The Prussians interpret this crudely as mere self-assertion and the will to power. The Christianising of international relations will be brought about by insisting on the contrary interpretation—that our highest self-development and interest is to be attained by respecting the interests and encouraging the development of others. The root fallacy to be eradicated of course, is that one Power’s gain is another’s loss; a fallacy which has dominated diplomacy and is the negation of law. I think we are perceptibly breaking away from it: the great obstacle to better thinking now is the existence of so many backward peoples incapable (as we think) of seeking their own salvation.

Personally I don’t see how we can expect the Christianising process to make decisive headway until the incapables are partitioned out among the capables. Meanwhile, let us hope that each new war will be more unpopular and less respectable than the last.

The side door gunner of a Chinook helicopter surveys the desert landscape as it sweeps beneath him. Southern Iraq, March 2007.
The side door gunner of a Chinook helicopter surveys the desert landscape as it sweeps beneath him. Southern Iraq, March 2007.

As usual nothing whatever has happened here. Elaborate arrangements have been made to have a battle tomorrow 120 miles up the river at Kut. It ought to be quite a big show: the biggest yet out here. As the floods are gone now it may be possible to walk right round them and capture the lot. If we pull off a big success the G.O.C. is very keen to push on to Baghdad, but it is a question whether the Cabinet will allow it.

It means another 200 miles added,  and could only be risked if we were confident of the desert Arabs remaining quiet.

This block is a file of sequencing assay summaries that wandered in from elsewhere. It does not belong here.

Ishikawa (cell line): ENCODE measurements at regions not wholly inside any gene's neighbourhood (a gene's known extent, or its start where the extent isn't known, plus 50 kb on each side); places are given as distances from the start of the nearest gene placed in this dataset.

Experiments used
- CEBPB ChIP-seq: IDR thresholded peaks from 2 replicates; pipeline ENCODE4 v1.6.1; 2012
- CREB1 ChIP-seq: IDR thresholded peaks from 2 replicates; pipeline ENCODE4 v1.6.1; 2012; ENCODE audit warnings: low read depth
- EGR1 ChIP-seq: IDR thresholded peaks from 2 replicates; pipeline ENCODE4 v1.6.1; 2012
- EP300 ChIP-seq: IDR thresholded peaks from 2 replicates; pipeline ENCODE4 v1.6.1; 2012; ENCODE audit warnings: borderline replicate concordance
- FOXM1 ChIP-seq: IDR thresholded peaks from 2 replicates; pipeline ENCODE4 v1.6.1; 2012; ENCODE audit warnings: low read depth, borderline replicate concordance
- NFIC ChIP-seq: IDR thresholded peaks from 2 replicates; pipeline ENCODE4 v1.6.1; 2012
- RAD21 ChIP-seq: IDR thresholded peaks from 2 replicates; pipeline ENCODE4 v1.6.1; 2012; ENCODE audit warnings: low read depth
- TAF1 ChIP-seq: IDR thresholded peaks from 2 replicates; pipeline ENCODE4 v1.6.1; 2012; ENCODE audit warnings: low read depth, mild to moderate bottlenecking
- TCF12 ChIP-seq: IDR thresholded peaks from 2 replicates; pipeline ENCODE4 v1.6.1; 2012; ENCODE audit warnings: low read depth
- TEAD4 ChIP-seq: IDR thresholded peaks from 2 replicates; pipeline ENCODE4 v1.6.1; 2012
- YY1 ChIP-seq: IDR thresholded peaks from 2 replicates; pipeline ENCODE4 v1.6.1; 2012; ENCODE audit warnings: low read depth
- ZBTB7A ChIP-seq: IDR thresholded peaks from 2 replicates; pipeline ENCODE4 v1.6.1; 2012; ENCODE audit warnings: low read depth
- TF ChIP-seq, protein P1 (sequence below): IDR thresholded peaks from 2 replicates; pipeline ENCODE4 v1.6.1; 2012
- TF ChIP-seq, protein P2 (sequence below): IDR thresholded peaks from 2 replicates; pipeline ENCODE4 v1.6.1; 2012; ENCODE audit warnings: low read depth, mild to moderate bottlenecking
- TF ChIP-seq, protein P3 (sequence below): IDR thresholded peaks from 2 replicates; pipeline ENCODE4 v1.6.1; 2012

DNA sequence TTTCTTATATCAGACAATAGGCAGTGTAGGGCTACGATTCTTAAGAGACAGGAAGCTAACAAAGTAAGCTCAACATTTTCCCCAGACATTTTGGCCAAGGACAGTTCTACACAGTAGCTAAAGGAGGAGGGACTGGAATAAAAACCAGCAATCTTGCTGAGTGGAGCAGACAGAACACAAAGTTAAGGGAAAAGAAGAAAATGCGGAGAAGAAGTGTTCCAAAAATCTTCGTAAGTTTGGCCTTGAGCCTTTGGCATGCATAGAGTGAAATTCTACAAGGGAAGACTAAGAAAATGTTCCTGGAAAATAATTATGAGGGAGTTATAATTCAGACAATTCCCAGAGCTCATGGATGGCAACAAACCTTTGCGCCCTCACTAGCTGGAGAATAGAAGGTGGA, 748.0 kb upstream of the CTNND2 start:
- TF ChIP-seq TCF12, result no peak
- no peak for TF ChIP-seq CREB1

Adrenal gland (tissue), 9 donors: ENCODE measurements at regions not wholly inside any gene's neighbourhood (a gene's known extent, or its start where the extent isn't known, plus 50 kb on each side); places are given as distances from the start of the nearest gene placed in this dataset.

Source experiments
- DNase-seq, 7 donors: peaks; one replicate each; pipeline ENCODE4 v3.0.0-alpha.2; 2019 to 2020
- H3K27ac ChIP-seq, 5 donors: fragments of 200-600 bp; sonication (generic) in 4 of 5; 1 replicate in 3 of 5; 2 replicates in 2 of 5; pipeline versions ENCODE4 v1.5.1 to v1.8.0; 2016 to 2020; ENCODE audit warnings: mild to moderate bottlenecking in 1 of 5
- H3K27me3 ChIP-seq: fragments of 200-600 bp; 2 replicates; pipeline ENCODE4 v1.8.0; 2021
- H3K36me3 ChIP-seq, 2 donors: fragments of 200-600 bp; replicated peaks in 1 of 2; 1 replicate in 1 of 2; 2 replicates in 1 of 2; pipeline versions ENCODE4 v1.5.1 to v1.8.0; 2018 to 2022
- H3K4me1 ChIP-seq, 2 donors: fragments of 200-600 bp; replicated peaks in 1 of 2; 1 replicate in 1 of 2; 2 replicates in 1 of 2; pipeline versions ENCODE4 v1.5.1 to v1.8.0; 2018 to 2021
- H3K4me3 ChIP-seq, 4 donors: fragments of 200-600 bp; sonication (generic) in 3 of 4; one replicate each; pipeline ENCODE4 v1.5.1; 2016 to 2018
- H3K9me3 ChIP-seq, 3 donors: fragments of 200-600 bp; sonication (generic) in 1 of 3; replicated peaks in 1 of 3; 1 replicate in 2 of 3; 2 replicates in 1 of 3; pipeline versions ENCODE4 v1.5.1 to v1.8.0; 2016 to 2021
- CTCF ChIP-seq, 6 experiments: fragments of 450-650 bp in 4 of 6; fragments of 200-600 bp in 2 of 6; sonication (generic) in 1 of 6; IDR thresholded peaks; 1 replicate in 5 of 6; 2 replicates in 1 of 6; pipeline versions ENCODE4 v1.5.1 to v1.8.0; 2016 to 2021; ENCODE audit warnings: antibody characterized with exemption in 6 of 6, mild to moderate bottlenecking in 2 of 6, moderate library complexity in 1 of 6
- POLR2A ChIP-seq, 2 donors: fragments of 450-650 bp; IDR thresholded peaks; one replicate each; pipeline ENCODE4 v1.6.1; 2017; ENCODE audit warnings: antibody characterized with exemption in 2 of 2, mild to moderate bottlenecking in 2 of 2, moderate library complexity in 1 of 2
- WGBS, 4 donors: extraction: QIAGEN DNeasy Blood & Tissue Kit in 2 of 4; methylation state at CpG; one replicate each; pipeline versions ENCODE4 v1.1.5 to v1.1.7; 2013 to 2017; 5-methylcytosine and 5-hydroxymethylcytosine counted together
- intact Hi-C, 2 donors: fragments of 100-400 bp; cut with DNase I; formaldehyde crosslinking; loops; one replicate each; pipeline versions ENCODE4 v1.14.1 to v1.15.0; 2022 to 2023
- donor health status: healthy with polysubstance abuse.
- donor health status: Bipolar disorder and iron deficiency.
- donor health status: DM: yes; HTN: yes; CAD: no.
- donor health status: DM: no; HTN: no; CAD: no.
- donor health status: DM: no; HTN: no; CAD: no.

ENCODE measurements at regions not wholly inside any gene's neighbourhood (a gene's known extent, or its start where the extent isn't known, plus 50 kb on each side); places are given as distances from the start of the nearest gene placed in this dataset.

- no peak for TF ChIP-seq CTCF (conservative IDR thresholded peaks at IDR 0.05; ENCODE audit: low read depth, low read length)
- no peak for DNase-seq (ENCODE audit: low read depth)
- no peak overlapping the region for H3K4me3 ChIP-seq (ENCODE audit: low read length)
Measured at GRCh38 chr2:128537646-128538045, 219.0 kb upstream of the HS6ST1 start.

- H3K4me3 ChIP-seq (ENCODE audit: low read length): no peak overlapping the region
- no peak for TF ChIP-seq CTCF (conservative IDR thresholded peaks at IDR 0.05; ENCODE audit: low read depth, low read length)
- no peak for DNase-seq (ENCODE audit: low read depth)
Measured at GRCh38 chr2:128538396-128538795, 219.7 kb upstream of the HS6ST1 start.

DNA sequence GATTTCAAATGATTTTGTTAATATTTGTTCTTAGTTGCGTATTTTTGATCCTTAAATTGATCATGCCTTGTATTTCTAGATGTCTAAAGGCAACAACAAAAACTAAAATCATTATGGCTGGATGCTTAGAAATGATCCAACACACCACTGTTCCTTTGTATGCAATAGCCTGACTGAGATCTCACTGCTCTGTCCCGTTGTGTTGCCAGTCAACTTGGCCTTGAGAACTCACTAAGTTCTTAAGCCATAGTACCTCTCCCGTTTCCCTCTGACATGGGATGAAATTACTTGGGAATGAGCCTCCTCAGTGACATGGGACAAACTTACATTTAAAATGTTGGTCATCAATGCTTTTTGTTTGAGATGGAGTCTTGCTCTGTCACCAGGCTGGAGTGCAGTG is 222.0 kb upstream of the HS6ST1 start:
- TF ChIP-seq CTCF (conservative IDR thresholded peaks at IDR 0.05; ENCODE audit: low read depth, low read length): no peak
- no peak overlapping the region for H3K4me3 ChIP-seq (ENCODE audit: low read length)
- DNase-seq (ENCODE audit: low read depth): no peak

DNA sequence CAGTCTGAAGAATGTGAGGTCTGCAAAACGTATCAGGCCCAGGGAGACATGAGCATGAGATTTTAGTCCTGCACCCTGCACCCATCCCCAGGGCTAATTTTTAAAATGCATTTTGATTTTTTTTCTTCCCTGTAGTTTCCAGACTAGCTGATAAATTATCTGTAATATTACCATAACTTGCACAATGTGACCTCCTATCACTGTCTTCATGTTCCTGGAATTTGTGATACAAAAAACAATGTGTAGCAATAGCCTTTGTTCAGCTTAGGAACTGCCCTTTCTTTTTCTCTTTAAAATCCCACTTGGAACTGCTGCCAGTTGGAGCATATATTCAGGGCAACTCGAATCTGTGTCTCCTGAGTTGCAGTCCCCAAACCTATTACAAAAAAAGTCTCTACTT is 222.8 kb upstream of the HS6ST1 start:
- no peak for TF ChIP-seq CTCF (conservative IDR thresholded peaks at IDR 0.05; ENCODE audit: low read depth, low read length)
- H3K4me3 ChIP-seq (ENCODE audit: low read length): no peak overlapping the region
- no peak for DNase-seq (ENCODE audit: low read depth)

Personally I see no solid argument for our going to Baghdad, and several against it (1) the advance would take us right through the sacred Shiah country, quite close to Karbala itself (Karbala is to the Shiah Mohammedans—and the vast majority of Indian Mahommedans are Shiahs—what Mecca is to the Sunnis; and Baghdad itself is a holy city). It would produce tremendous excitement in India and probably open mutiny among the Moslem troops here if they were ordered up. (2) Surely Russia wouldn’t like it. (3) We can’t expect to hold it permanently.

Everything, so far as I can see, points to portioning this country into a British sphere and a Russian, with a neutral belt in between, on the Persian model, except that the “spheres” may be avowed protectorates. The British one must come up far enough to let us control the irrigation and drainage of Lower Mesopotamia properly: and stop short of the holy cities: say to the line Kut-el-Amarah (commonly called Kut)—Nasiriyah, along the Shatt-al-Hai. The Russians would, I suppose, come down to about Mosul.

This campaign is being conducted on gentlemanly lines. When we took a lot of prisoners at Nasiriyah we allowed the officers to send back for their kits. In return, last week, when one of our aeroplanes came down in the enemy’s lines and the two airmen were captured, they sent a flag of truce across to us to let us know that the prisoners were unhurt and to fetch their kits.

Amarah, September 27, 1915.

Adapted from Letters From Mesopotamia, by Robert Palmer. Photographs courtesy of the UK Ministry of Defence. Published under a Creative Commons license.